“Hashing”…in case it is a new term to you, as it was to me until this morning … can be described as a “drinking club with a running problem.”
The technical name is “The Hash House Harriers”…but it is abbreviated to HHH, H3, or referred to simply as Hashing. Hashing is an international group of non-competitive running, social and drinking clubs. An event organized by a club is known as a Hash or Hash Run, with participants calling themselves Hashers or Hares and Hounds.
The Hash House Harriers has chapters called kennels. A chapter’s management is typically known as the MisManagement and consists of individuals with various duties and titles. There are more than 1,700 chapters spanning all seven continents. Most major cities are home to at least one chapter. Chapters typically contain between 20-100 members, usually mixed-sex, with some metropolitan area Hashes drawing more than 1,000 hashers to an event.
Hashing originated in December 1938 in Kuala Lumpur when a group of British colonial officers and expatriates began meeting on Monday evenings to run, in a fashion patterned after the traditional British Paper Chase or “Hare and Hounds”, to rid themselves of the excesses of the previous weekend.
After meeting for some months, they were informed by the Registrar of Societies that as a “group,” they would require a Constitution and an official name. A. S. Gispert suggested the name “Hash House Harriers” after the Selangor Club Annex, where the men were billeted, known as the “Hash House” for its notoriously monotonous food. Apart from the excitement of chasing the hare and finding the trail, harriers reaching the end of the trail would be rewarded with beer, ginger beer and cigarettes.
The Constitution of the Hash House Harriers is recorded on a club registration card dated 1950:
To promote physical fitness among our members
To get rid of weekend hangovers
To acquire a good thirst and to satisfy it in beer
To persuade the older members that they are not as old as they feel
Hashing died out during World War II after the invasion of Malaya, but was re-started after the war by most of the original group.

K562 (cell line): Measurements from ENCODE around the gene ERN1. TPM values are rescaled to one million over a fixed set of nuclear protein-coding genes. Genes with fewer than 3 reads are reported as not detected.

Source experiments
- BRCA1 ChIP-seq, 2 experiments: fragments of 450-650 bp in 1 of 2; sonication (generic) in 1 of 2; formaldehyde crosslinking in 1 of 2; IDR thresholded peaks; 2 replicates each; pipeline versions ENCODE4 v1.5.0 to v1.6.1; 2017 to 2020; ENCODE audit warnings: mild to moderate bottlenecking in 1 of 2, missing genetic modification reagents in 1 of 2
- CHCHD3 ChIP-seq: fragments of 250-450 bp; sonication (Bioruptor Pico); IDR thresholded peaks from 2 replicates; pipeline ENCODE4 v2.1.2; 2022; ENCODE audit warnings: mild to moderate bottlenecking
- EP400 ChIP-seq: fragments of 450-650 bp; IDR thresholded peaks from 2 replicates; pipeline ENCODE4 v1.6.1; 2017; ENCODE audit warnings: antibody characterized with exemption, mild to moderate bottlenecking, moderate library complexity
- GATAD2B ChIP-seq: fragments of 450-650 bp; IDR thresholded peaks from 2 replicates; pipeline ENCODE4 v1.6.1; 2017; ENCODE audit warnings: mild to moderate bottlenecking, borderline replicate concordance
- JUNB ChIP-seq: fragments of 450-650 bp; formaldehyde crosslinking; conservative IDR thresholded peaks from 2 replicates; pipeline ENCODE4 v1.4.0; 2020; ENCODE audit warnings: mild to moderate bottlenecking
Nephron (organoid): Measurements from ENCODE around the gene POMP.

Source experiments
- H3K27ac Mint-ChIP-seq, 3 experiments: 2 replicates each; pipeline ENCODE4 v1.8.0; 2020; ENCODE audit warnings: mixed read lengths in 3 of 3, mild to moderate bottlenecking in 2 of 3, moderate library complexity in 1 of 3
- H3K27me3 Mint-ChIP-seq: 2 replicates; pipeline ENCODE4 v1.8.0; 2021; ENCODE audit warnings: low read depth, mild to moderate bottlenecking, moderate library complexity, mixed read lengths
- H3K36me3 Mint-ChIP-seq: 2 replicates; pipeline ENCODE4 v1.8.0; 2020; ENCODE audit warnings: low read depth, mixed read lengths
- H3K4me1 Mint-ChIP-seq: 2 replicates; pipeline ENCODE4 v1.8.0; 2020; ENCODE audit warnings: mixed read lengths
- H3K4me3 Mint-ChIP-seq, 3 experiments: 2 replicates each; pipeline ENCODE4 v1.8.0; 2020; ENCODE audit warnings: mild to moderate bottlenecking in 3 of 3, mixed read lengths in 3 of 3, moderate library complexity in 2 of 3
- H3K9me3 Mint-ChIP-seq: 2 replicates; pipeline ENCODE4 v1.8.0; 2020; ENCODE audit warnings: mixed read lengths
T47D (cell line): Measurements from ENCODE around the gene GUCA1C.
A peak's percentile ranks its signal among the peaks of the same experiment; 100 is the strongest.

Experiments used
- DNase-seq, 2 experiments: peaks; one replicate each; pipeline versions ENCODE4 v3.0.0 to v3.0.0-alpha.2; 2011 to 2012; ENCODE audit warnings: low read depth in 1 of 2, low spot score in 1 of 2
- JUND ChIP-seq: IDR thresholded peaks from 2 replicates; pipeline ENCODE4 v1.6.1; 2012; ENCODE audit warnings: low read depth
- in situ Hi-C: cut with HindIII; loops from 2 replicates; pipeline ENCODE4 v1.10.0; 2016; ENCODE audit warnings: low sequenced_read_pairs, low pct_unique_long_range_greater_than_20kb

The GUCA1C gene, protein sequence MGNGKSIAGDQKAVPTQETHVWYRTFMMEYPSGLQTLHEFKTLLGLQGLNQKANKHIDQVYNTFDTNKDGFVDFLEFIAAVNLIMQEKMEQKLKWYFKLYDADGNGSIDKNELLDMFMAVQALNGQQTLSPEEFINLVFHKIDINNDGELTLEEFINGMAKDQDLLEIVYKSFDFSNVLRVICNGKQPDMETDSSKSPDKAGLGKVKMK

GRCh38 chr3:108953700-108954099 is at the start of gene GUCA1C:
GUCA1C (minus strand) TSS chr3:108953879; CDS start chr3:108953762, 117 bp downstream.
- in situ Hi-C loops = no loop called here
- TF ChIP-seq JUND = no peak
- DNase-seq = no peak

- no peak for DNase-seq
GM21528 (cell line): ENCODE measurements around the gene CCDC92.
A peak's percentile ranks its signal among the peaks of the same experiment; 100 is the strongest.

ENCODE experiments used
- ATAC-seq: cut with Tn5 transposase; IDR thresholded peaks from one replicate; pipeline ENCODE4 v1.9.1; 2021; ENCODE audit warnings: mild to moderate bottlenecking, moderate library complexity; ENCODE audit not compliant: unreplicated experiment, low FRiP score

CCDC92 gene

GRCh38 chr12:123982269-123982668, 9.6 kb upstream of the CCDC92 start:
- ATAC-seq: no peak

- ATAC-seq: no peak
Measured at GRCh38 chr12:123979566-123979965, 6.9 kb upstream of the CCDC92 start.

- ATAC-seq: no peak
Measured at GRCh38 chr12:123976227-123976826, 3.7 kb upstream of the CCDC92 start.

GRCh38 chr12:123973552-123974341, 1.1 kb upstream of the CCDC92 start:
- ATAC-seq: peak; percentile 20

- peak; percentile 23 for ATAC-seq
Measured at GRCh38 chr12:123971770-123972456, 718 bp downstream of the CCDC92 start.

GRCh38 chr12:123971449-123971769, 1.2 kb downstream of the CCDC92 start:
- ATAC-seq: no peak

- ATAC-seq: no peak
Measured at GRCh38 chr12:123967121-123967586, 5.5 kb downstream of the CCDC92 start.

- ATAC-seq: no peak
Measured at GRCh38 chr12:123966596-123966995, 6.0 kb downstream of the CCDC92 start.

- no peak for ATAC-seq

Hashing remained small until 1962, when Ian Cumming founded a chapter in Singapore. The idea then spread through the Far East, Europe, Australia, and New Zealand, and North America, booming in popularity during the mid-1970s.
At present, there are almost two thousand chapters in all parts of the world, with members distributing newsletters, directories, and magazines and organizing regional and world Hashing events. As of 2003, there are even two organized chapters operating in Antarctica.
Most chapters gather on a weekly or monthly basis, though some events occur sporadically, such as February 29th, Friday the 13th, or during a full moon.
At a Hash, one or more members (Hares) lay a trail, which is then followed by the remainder of the group (the Pack or Hounds). The trail often includes false trails, short cuts, dead ends, and splits. These features are designed to keep the pack together regardless of fitness level or running speed, as front-runners are forced to slow down to find the “true” trail, allowing stragglers to catch up.
Members often describe their group as “a drinking club with a running problem,” indicating that the social element of an event is as important, if not more so, than any athleticism involved. Beer remains an integral part of a Hash, though the balance between running and drinking differs between chapters, with some groups placing more focus on socializing and others on running.
Generally, Hash events are open to the public and require no reservation or membership, but some may require a small fee, referred to as hashcash, to cover the costs incurred, such as food or drink.
The end of a trail is an opportunity to socialize, have a drink and observe any traditions of the individual chapter.